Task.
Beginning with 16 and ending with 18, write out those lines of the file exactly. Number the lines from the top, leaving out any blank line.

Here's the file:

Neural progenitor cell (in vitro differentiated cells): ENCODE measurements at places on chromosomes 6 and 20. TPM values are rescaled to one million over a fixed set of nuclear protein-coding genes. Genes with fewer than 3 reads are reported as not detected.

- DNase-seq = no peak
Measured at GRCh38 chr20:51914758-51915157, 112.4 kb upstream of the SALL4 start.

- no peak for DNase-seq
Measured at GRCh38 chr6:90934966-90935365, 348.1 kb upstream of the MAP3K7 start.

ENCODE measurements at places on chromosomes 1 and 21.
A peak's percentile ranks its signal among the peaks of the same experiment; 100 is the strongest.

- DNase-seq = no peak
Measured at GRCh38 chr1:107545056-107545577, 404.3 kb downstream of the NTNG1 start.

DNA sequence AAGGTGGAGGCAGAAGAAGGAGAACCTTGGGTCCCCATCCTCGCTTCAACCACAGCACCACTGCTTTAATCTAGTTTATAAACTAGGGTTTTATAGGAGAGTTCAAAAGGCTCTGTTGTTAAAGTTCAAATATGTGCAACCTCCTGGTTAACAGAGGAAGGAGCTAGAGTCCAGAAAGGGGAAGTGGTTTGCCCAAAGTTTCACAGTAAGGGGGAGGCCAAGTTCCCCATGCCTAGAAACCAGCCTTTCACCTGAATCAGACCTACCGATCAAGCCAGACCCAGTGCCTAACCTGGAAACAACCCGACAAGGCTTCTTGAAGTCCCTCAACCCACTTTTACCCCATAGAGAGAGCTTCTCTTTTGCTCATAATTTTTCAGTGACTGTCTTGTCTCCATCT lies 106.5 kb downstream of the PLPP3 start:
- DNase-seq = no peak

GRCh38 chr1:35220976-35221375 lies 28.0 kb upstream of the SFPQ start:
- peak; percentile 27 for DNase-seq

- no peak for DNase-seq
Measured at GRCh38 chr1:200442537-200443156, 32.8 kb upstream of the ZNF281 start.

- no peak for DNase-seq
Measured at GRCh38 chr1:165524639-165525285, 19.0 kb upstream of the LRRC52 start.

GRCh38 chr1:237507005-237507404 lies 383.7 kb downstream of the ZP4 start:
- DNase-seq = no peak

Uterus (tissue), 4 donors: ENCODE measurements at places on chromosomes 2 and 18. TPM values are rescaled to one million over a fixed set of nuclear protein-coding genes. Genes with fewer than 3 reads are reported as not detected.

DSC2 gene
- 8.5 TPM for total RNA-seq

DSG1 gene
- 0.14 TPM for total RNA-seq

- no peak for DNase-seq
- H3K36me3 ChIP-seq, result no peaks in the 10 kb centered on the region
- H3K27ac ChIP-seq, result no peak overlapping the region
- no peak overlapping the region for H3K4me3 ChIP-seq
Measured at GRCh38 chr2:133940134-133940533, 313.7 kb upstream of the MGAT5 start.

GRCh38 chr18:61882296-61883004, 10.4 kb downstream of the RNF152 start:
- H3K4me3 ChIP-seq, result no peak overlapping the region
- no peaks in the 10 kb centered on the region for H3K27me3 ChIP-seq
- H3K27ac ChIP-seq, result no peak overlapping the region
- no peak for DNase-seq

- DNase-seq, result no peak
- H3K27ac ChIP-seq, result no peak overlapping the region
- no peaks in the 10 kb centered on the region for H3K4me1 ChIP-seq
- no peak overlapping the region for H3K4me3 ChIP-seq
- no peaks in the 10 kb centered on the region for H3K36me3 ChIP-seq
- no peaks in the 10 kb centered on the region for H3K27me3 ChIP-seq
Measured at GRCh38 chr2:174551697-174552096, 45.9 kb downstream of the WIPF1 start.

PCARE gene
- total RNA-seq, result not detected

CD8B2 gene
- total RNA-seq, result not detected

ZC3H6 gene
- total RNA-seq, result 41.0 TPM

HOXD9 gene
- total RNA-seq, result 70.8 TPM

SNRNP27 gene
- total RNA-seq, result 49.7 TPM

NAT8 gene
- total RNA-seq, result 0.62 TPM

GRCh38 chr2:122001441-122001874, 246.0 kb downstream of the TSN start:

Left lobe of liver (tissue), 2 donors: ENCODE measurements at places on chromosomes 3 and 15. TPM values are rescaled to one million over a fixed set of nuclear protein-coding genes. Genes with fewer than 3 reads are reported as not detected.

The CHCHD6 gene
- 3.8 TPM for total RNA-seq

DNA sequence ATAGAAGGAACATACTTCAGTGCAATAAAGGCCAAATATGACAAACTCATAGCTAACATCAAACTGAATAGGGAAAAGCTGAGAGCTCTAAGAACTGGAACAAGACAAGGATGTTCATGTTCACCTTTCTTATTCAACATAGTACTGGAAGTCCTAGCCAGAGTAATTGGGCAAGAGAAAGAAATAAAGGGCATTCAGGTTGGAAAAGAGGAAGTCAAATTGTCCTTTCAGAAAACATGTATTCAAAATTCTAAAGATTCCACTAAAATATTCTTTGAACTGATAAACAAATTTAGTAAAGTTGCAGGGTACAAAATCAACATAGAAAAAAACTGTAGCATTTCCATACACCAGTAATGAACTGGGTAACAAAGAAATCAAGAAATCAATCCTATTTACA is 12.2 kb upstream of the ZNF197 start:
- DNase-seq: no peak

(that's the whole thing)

- no peak for DNase-seq
Measured at GRCh38 chr1:165524639-165525285, 19.0 kb upstream of the LRRC52 start.

GRCh38 chr1:237507005-237507404 lies 383.7 kb downstream of the ZP4 start: